Parents are always curious about their developing children, and what they can expect for various stages of infancy. We’re happy to explain infant eye development, and to let parents know not only what to expect, but when they should bring their child in for an exam, and why this is important.
Birth to 4 Months
After being born, babies are suddenly able to see all kinds of new things! We know that babies don’t see very clearly for some time, so high-contrast books, toys, and images may get their attention better than others. After the first few months, eyes get better working together to focus on objects and aid hand-eye coordination. At about two months, most babies can focus on a parent’s face or nearby object. It’s common for children to appear to have wandering or crossing eyes. It doesn’t become a concern unless this happens frequently, or seems to get worse. By three months, your child can probably watch an object move through a room and keep their focus on it.
As babies this age move more, interact with the world, and start to judge distance, their eyesight improves. It’s not until about five months that children are able to see and comprehend three dimensions, so they won’t begin to see depth until around now. Most babies crawl around eight months or so, but don’t worry if your baby isn’t crawling well right away. Children should be encouraged to take their time developing skills. Babies who crawl a lot usually learn to use their eyes together better than babies who were early walkers.
Around this time, most babies are experimenting with pulling themselves up on furniture, or using someone’s fingers to keep themselves steady and talk a few aided steps. Don’t rush crawling, however. Babies who master crawling before learning to walk tend to have been hand-eye coordination. Additionally, babies at this stage are better able to judge distance and begin to throw and place items.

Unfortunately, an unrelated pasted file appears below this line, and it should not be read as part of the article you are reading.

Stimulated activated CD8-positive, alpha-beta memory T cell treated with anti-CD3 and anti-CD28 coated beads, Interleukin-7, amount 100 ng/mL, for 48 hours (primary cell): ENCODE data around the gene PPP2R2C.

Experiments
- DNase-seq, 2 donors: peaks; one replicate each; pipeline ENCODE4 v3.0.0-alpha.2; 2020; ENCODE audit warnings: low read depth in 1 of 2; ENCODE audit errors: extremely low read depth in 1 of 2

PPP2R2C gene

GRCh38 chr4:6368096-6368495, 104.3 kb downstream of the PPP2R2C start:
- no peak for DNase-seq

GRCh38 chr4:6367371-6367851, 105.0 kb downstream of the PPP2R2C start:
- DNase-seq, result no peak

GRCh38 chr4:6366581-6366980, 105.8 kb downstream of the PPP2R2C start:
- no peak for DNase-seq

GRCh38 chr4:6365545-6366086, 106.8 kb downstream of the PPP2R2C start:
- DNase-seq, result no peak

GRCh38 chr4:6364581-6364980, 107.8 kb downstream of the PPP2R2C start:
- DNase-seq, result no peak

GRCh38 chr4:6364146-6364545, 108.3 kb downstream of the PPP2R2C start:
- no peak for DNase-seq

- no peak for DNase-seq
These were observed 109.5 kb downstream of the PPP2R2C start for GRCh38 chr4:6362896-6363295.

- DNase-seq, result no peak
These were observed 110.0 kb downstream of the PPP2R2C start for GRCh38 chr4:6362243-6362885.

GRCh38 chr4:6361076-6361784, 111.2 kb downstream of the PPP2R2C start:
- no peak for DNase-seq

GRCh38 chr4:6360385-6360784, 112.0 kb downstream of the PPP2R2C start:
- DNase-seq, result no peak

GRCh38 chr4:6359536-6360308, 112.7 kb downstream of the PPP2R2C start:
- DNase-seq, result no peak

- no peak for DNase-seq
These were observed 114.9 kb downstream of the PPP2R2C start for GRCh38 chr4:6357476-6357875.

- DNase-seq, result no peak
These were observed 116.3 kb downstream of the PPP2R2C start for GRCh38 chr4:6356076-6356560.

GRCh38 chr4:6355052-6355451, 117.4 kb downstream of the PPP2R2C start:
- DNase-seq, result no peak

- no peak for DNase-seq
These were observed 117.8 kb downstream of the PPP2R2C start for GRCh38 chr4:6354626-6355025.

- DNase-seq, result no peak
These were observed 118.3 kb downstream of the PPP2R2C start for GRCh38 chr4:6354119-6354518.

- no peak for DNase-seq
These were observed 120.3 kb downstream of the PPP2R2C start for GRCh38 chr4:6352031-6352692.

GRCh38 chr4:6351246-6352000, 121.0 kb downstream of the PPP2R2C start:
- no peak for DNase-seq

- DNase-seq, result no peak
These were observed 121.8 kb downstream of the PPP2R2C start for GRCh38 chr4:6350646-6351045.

Children between one and two years of age are usually highly interested in exploring their surroundings, interacting with objects, and occasionally making some pretty impressive messes! Motor skills will excel along with depth perception and their improving eyesight.
How Do I Help My Child’s Vision Development?
First, be sure to get your child an eye exam at about six months of age. Qualified pediatric optometrists are trained in using lights and lenses to understand what is going on inside your child’s eyes. Even without having the ability to relay information about how well they’re seeing, your baby’s eyes give clues about their development. If they show signs of an eye turn, focusing problem, or other issue that could impede development, it’s very important to seek treatment as soon as possible. An optometrist can diagnose these conditions and make sure your child is aided in visual development so that they can keep moving and learning freely!
Beyond getting an infant eye exam, children need another exam before starting school. In the meantime, look for any signs of vision trouble like bumping into things, not recognizing you from a distance, or eyes that seem not to focus in unison. If you have any questions, speak to an eye care professional. Otherwise, play with your baby and enjoy this time as they learn and grow.